Affect is a verb, so it’s actually ‘to affect (something)’, the other is a noun, an effect ‘is (something)’.
(A) This experience will affect you profoundly.
(B) This website will have a profound effect on you.
OR both OR
so is it effect OR affect?
Depends on who is doing the thing and how they’re doing the thing. How you want to express the thing. Which words you choose affects which words to choose. You can try to ignore the effects, that’s up to you.
You don’t affect the world, but you have an effect on existence.
The world affects you constantly, you feel its effects OR try to ignore them. Meanwhile:
They have toughts on the whole situation too, words and whatnot.
To know something*, is to be able to talk about it, to use the right words. That’s what you learn, even if they don’t teach it. Before you can truly understand something*, you need to learn the vocabulary of that something*, recognize its grammar, see how both combine, into everything.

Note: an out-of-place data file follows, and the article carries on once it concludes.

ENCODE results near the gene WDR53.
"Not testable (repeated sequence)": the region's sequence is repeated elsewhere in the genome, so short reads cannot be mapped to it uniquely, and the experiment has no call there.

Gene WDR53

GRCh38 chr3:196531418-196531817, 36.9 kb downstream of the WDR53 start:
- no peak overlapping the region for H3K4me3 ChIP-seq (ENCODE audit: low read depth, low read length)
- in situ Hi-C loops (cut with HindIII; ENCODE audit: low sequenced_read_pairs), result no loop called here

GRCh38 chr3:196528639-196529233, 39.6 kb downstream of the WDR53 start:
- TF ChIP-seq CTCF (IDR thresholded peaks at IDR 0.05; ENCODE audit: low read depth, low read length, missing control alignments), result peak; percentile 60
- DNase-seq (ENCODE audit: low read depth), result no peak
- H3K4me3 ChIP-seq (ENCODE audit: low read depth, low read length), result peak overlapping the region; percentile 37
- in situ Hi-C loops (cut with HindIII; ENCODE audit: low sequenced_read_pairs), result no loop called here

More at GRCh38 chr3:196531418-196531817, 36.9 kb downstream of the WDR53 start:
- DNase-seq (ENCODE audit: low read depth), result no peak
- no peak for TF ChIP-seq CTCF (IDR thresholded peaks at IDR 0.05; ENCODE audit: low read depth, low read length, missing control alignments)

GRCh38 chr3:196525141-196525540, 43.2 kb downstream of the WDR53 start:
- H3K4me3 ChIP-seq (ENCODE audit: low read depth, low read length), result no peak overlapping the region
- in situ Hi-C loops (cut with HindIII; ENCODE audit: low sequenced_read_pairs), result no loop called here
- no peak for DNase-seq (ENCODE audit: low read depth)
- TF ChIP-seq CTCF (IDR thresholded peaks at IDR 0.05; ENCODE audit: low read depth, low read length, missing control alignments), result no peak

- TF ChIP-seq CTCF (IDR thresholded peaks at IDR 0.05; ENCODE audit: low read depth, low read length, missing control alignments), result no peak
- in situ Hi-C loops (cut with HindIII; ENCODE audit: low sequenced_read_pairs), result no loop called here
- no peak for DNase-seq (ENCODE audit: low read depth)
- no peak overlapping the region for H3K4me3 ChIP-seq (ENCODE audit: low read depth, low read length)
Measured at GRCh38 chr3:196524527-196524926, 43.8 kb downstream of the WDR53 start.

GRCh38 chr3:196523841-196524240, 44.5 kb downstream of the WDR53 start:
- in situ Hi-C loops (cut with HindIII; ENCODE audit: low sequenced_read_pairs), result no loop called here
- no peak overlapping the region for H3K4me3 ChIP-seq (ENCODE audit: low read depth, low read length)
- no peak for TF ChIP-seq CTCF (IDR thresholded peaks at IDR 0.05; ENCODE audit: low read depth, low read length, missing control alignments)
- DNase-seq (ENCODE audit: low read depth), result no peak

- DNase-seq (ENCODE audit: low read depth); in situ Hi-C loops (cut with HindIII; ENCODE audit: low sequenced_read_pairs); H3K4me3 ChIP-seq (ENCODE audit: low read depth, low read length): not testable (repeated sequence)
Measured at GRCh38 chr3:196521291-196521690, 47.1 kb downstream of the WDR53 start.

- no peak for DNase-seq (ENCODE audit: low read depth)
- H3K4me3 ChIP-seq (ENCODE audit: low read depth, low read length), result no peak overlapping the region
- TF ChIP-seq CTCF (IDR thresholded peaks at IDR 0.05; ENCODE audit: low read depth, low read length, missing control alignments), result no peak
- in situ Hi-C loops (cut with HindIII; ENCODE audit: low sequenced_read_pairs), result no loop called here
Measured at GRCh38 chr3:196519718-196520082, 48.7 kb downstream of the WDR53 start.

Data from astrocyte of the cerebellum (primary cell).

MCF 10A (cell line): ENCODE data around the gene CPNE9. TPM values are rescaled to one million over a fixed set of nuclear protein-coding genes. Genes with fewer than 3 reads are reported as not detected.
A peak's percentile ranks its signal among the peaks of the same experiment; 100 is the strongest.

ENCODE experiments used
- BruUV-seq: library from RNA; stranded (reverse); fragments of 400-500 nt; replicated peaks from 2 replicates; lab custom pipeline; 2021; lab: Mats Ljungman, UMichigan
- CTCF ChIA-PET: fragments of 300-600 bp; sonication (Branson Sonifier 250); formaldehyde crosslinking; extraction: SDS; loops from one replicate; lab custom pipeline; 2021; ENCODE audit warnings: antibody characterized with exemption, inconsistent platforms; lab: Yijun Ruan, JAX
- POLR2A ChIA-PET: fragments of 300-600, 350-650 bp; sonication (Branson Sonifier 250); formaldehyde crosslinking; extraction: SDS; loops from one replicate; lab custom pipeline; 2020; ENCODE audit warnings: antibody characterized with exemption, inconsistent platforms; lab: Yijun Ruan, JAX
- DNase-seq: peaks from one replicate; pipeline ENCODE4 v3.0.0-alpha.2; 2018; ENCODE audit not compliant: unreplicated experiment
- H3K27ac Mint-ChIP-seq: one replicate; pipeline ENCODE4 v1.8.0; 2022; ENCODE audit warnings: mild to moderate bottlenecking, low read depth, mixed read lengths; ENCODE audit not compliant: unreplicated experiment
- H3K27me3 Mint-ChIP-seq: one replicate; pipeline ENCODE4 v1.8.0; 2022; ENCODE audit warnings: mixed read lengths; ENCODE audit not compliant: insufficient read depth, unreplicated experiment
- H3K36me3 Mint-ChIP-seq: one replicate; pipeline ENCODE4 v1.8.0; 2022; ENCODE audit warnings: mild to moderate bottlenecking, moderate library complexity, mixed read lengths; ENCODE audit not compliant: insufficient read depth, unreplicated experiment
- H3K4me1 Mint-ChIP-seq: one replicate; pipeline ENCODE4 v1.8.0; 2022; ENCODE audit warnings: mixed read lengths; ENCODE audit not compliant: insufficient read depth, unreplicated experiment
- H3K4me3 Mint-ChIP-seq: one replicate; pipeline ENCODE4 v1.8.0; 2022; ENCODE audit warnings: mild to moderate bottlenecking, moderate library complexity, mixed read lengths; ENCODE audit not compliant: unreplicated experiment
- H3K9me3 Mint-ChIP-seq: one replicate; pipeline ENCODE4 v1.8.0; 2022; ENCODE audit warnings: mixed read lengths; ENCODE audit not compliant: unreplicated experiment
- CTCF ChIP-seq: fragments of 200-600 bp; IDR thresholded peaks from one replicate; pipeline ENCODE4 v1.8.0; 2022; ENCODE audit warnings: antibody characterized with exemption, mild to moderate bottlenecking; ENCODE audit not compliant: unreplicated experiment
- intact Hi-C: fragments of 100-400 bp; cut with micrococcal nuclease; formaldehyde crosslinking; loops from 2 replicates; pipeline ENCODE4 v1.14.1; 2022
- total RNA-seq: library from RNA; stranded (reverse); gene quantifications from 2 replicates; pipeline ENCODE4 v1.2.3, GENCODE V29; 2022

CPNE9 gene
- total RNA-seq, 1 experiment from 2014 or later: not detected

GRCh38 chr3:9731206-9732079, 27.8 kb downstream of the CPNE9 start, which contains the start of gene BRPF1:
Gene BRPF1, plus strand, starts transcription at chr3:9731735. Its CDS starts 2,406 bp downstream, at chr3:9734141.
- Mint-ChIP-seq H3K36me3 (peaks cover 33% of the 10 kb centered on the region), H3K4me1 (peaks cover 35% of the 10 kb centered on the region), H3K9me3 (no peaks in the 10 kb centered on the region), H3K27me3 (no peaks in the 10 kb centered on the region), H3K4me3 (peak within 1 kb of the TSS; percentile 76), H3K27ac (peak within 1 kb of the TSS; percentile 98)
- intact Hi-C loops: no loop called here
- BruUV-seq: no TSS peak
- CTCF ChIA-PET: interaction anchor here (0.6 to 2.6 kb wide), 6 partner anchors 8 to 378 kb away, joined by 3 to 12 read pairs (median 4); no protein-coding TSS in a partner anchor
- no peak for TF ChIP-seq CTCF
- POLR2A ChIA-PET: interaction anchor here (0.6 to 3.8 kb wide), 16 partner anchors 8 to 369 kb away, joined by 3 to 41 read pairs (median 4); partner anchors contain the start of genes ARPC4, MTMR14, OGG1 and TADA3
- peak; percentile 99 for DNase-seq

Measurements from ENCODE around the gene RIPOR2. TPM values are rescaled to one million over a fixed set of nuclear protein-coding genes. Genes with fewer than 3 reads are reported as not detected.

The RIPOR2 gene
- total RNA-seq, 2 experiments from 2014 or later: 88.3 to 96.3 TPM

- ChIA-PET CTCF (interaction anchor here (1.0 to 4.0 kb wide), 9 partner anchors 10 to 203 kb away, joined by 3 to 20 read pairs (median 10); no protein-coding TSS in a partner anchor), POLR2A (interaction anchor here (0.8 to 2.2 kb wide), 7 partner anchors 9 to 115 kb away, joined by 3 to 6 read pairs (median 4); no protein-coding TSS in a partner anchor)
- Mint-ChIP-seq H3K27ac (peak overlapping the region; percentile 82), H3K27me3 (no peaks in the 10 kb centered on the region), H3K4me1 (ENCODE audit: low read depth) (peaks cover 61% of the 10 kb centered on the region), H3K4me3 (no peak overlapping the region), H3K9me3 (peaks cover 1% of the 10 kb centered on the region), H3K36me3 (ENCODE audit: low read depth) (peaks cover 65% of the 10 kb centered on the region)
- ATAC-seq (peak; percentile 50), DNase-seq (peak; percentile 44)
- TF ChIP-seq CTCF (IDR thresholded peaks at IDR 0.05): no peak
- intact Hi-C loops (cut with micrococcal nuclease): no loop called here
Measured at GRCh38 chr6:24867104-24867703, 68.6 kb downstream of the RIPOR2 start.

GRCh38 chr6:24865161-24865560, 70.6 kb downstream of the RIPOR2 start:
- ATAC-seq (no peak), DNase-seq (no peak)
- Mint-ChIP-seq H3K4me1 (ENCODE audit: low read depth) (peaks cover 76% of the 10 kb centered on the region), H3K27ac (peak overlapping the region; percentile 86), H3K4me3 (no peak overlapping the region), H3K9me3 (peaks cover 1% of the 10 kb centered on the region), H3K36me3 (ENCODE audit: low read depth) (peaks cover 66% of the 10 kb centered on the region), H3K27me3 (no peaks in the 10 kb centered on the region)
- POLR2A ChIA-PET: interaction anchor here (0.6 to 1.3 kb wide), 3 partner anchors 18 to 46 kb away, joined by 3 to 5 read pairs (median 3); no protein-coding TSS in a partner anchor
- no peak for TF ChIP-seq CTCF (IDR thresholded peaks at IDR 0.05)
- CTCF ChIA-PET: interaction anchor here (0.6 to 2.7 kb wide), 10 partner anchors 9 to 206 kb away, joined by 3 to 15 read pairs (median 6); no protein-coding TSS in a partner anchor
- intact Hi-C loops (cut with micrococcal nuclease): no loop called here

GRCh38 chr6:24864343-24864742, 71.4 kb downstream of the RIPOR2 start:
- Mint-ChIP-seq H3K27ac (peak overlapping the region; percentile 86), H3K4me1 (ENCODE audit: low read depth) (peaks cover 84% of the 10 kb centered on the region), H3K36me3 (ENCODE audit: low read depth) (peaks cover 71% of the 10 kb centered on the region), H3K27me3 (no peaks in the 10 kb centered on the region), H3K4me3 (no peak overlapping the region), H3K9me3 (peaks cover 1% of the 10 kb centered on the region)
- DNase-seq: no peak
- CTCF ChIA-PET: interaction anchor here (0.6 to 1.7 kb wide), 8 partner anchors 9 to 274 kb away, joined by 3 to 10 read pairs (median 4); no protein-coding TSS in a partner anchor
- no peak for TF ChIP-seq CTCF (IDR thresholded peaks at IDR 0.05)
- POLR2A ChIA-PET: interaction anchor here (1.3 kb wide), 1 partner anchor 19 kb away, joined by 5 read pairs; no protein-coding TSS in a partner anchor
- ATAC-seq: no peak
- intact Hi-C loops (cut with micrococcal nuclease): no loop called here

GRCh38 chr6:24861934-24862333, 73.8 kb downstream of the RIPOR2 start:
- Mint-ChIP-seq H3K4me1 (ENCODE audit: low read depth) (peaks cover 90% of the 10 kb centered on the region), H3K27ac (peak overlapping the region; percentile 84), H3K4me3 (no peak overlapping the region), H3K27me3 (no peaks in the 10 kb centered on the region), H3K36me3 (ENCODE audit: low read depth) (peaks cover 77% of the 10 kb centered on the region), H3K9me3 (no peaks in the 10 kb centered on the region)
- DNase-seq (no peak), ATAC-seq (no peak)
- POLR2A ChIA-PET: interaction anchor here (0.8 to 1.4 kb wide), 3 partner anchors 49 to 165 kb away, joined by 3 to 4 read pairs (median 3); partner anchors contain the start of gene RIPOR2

Words have meaning, OR they used to, but the expression of those words can mean something* else, something* less, something* more.
* something can refer to a subject, language, a craft, a situation, a procedure, a dynamic, an experience, a relationship, a category, a policy, the in-group and the out-group, humanity, a period in time, a portion of space, a dichotomy, a transformation, a thought, a text, a brand, a cosmos, or a thing, living or dead